Essay - Nursing Critical Care Nursing and the Role of the Critical...

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Critical Care Nursing and the Role of the Critical Care Nurse


*****, while working in a critic*****l care unit, I had the privilege of attending to the needs of Ms. X, a patient who had recently undergoing open heart surgery. Ms. X had been suffering mitral valve problems before the surgery. Although *****se problems can be caused by infection or are congenital in nature, in Ms. *****'s case, it was due ***** the wear and tear of aging, which is one of the most common reasons patients undergo this type ***** surgery (Sundt, 2000). This ***** why ***** had ***** recommended, even at her relatively advanced age.

The patient was s*****ty-five years old, and I immediately knew that in dealing with her, I would have to put in***** practice my knowledge of geriatric as well ***** critical care nursing. Because ***** ***** age, which meant a lesser likelihood of ********** out a biological valve, Ms. X had undergoing a tissue valve or biological rather than mechanical valve replacement, so I ***** also have to carefully monitor her reception of the new tissue, which would leave her in a fr*****gile state, in terms of ***** body's adjustment to the new tissue (Sundt, *****).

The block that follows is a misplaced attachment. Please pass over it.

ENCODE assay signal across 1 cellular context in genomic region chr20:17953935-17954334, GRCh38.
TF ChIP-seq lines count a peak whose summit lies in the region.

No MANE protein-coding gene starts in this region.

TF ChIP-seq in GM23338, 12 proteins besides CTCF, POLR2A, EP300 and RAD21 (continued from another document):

In assessing the treatment needs of a patient in a critical care unit, one helpful guideline is that of the Synergy Model of the American Association of Critical Care *****s, which rates ***** needs on different scales of stability, complexity, predictability, resiliency, vulnerability, self-efficacy, ***** resource availability. For example, a prem*****ture infant versus a healthy adult ***** ***** rated as a) unstable (b) highly complex - unpredictable (d) ***** resilient (e) vulnerable (f) unable to become involve***** in decision*****mak*****g and *****, but (g) h***** adequate resource availability (T*****e AACN Synergy Model for Patient Care, 2005, AACN). I tried to keep this in mind while treating Ms. X personal point ***** view of my nursing experience

***** I met *****. X, she was lying supine under a w*****rming blanket, to keep her warm after her surgery. She was still sedated from her surgery, thus I knew that I would have to make clear what was happening ***** her, repeating things several times, to avoid confusion, should we be able to engage in a di*****logue. In older patients in general, when *****y are taken out ***** their familiar surroundings can experience confusion, disorientation, ***** distress. However, although a p*****tient may not be ***** to respond to the nurse, the patient may ***** have some awareness of what is going on around them. It is important for the nurse ***** remain positive, and to keep communicating with the ***** out loud ***** tactilely, so the patient does not experience a psychological or physical jolt, should ***** patient regain full c*****sciousness during treatment.

*****. X was no stranger to surgery—she had also, I noted ***** her history, had cataract surgery in the past. However, ***** vision ***** still not particularly good, ano*****r factor I ***** to take into consideration *****


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